I found it very hard when I realised I was working hard to build someone else’s dream. Starting or buying a business often appeals as a perfect solution. But getting into business may not be the best approach.
We’ve all had friends unhappy in a series of identical relationships — often they are the problem, not their partners. Changing partners or jobs or careers or hair colour doesn’t help people if they don’t know what they want. I’m not suggesting ChrisJ is this sort of person. Rather I found myself typing on a thought and it became a mini essay.
I jumped back into owning my own biz after 6 years in IT consulting. I figured I’d made hay while the sun shone, now it was time to focus on the important things in my life.
Many smart people, once they see it, reject the idea of working to build someone elses dream. Not wanting something isn’t a good enough reason to go into business.
Stop and reconsider that decision to go into business — unless you already have an idea you are passionate about. Passionate enough that you’d do it even if you don’t get paid.
What will keep you going during the inevitable hard times? The setbacks are part of the training course. I get to practice my mistakes over and over, until I learn the lesson.
If you have the skills to invest successfully in Real Estate; and your portfolio will eventually maintain your lifestyle; swapping a regular paycheck for self-employment could be bad to your net worth. Finance becomes harder. All financiers know how to deal with “normally” employed people. A committed investment strategy will free almost anybody in 5-10 years. Go to a [URL=http://www.navra.com.au]Steve Navra[/URL] seminar to get an idea of what is possible to Pay-As-You-Go income earners.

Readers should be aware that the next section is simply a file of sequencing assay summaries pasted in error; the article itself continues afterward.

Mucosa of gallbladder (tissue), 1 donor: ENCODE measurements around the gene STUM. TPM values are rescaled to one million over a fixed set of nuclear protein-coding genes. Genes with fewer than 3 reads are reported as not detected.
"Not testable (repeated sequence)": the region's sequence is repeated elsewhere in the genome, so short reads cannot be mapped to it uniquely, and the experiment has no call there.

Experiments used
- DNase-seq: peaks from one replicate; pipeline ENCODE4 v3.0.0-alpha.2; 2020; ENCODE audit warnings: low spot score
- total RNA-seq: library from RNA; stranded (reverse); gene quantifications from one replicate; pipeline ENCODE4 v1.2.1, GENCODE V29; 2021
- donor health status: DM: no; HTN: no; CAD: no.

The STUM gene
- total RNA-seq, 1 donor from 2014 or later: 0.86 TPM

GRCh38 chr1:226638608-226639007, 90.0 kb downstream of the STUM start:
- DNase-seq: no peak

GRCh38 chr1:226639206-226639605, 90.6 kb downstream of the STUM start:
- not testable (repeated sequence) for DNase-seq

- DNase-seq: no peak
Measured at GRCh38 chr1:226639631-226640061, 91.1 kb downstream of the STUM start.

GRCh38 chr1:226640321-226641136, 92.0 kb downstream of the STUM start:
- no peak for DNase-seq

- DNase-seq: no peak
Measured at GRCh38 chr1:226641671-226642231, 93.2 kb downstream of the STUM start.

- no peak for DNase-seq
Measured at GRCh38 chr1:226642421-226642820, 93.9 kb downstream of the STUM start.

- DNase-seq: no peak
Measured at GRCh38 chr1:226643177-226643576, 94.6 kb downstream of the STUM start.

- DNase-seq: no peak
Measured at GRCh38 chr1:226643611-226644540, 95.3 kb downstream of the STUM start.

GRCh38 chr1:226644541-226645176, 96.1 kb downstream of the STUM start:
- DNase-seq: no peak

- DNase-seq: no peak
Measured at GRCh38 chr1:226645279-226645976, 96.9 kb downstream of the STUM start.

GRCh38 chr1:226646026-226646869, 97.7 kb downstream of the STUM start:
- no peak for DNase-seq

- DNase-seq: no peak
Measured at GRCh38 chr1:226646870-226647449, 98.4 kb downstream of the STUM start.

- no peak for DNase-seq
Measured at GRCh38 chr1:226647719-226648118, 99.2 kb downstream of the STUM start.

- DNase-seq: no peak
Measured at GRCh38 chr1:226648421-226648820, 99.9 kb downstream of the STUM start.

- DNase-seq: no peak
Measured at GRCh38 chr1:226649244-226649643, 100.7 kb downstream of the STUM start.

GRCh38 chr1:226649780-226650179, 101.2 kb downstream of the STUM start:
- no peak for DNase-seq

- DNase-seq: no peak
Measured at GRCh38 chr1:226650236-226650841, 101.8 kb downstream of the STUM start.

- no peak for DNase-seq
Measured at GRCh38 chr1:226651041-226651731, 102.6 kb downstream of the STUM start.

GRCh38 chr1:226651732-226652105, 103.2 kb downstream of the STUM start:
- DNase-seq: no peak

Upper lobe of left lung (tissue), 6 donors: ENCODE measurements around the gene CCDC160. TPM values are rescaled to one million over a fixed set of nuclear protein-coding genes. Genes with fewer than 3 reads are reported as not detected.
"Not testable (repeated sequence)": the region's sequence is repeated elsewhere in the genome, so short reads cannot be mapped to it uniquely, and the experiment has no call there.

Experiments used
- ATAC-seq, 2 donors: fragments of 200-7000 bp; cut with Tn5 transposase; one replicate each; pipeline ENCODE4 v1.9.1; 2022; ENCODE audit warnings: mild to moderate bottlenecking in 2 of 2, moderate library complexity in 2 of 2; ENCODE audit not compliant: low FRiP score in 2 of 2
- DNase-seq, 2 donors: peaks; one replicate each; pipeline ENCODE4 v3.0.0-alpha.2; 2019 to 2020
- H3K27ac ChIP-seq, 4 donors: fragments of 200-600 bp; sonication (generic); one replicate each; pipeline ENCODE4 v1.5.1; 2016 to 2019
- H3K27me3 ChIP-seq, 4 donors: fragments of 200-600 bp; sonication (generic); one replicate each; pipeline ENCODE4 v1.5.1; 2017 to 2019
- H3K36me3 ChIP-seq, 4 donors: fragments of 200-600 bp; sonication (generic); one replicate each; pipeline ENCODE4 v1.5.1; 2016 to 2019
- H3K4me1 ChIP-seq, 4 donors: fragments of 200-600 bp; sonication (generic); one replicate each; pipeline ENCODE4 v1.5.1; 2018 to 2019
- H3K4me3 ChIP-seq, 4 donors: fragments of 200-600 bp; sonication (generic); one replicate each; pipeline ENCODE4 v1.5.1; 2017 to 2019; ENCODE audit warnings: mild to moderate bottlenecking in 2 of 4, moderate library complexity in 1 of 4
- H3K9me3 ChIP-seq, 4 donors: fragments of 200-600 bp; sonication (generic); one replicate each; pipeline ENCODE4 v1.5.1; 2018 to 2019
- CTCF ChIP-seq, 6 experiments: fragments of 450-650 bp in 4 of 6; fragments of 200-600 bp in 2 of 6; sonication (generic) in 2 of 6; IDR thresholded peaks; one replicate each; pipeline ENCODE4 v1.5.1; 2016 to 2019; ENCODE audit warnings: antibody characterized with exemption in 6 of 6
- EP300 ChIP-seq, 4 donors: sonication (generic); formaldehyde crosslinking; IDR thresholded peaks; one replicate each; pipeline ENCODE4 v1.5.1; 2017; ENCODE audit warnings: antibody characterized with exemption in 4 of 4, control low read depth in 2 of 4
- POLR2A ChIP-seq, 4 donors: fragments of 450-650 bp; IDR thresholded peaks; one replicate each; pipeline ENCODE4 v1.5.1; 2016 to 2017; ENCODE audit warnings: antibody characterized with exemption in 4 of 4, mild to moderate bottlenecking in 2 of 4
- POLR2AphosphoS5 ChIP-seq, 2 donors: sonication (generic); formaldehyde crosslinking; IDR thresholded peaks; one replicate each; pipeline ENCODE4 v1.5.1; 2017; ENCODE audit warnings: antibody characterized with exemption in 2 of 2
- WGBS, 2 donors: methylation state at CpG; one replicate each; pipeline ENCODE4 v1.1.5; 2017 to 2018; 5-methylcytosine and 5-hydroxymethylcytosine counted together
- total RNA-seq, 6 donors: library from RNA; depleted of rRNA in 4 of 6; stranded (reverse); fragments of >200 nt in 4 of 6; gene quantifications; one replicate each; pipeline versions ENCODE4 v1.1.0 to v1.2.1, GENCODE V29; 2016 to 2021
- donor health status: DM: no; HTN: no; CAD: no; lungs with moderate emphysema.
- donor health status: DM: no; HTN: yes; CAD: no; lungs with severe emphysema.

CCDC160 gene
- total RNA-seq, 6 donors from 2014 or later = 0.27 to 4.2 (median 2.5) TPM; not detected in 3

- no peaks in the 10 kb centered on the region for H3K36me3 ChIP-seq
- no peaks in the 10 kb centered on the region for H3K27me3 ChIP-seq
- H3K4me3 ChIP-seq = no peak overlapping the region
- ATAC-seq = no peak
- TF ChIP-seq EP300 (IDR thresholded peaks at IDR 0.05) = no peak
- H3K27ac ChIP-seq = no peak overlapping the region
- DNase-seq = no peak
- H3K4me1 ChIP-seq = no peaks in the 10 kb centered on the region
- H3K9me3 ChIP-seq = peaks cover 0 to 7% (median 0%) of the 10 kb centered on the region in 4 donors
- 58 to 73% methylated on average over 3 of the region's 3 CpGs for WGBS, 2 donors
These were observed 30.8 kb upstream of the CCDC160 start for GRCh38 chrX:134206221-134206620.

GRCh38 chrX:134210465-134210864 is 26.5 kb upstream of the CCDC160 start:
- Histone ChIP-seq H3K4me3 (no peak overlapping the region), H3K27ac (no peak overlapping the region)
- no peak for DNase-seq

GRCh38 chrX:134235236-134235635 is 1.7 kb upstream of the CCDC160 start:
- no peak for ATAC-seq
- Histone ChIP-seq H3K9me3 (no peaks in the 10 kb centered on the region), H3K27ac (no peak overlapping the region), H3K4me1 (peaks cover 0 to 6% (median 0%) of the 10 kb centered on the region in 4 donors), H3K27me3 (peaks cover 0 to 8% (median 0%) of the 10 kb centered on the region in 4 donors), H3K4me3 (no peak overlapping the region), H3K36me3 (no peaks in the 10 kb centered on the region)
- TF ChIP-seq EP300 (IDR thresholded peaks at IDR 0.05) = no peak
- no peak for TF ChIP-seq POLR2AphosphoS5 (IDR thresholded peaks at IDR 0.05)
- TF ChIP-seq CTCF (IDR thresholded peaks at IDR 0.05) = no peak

Don’t let the Robert Kiyosaki’sc ashflow quadrants blind you to the boring, predictable path to wealth. Steve tells people that their job for the next 5-7 years is to earn a steady income, their investments will take care of the rest. Jan Somers built a multi-million dollar portfolio the boring way
residential property, properly financed and kept long term.
But I want to be a successful entrepreneur. I want that badly enough that I hire and fire distributors; open and close offices and warehouses; make great and bad decisions; profit and loss. All the time getting better and better as an entrepreneur. Not as an importer or exporter, retailer or wholesaler, product seller or service provider. I am an entrepreneur and I wouldn’t swap it for financial freedom tomorrow.